a priest with a hapless smile hung by his ribs,
the quiet of a cemetery, the noise of a command post, 
and unedited lists of the dead,

so long that there won't be time
to check them for your own name.

 

translated from the Ukrainian 
by Virlana Tkacz and Wanda Phipps

 

they once lived in this building

see the fading red paint blistering on the window frames

it’s from those times when someone decided to put

them all into one building so that their breath could be heard

                                                                     in the hallways

breath like wind structured in fear

                                                as you look in the yard

you can see soldiers laying asphalt

and planting pines

 

            they were led out at night their dreams scattering

            from their shoulders like rats from window sills

            their grey shirts were soaked with sweat

            and yellow piss hid in their bodies

            like contraband

            those who led them out enjoyed the scent

                                                             of the night scene

            grey underwear wet with sudden awakening

            women with their faces smeared

            with makeup and fear

 

at the corner newsstand there’s warm lemonade

and sticky violet drops of syrup that pull your skin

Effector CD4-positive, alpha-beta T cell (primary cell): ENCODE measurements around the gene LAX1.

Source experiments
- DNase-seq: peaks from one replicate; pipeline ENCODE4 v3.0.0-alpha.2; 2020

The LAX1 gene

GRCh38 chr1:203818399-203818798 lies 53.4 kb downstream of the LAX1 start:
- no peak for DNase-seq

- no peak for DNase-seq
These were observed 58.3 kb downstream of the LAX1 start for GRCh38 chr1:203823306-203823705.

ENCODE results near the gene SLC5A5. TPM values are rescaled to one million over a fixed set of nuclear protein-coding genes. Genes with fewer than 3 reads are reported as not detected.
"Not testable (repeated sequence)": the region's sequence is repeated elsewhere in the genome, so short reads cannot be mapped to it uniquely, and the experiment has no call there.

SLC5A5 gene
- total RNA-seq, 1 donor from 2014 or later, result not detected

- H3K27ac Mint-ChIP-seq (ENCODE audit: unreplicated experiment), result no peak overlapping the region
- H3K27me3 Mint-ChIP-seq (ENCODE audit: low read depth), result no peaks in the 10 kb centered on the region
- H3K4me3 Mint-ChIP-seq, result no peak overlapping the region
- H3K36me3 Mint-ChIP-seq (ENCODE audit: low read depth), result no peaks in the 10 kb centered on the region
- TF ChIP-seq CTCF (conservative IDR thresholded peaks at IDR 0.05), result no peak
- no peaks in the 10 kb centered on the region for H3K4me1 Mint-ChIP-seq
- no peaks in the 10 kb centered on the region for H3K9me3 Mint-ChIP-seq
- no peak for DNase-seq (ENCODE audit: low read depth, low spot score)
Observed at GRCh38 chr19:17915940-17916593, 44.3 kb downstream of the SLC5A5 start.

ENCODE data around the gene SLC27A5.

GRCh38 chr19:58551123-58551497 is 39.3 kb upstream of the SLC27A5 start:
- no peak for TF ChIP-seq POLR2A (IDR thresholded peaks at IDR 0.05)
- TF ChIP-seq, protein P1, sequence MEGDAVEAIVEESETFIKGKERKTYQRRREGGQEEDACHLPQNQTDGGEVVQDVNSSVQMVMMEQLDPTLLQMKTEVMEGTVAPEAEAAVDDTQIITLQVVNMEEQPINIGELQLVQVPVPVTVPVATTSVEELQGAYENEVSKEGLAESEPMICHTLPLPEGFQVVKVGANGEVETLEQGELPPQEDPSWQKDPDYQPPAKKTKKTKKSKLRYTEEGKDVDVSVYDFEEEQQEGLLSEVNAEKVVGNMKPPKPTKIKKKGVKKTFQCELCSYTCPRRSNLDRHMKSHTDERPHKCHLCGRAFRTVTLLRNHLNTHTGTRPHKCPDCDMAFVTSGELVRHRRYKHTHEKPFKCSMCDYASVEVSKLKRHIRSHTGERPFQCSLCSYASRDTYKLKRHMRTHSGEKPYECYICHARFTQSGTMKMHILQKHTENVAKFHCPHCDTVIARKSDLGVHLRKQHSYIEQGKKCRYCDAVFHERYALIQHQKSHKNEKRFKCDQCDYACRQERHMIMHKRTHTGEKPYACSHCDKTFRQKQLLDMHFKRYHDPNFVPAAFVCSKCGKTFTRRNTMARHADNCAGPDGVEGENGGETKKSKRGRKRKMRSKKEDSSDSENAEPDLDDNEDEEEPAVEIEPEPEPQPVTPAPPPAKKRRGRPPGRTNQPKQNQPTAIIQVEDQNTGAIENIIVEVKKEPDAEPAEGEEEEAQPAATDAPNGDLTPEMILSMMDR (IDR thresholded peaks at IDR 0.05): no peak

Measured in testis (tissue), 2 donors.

and stick to your fingers and lips

bees brush against your clothing and eyelashes with their heavy

                                                                                  tails

then the shadow of the building creeps up to your feet

                                                                  like a great flood

 

if only you could get home sooner and shut the door tight

turn the heavy black lock and fasten the chain

listen to the wind rattling the door jamb

and with your cheek

feel the sun beat

against the bare window

 

            they were led out

            quickly through the street

            before the black automobiles swallowed them

            so for a moment they were still breathing oxygen

            the oxygen of the building, holding it

            trying not to let out

                                    the smallest drop of freedom

            the smallest drop of hysteria

 

when you decide to separate words

into those you used at least once and those you’ve never touched

you will feel the silence that ripped apart

the heart of that night – the tortured circle

you sense each time you return to this place

 

because long ago fragments of hot lexemes

grew cold in mouths filled with fear

and the man with the serious expression

and his dark notebook and wooden pencil

left behind only silence

                                    that fell like a dead bird

 

it’s simple, such buildings exist

where the final border is particularly grim

where hell and the veins of underground ore are unexpectedly close 

where time sticks out like lumps of coal from the ground

where death begins and where literature ends.

translated from the Ukrainian by Virlana Tkacz and Wanda Phipps

The End of Ukrainian Syllabotonic Verse (2000)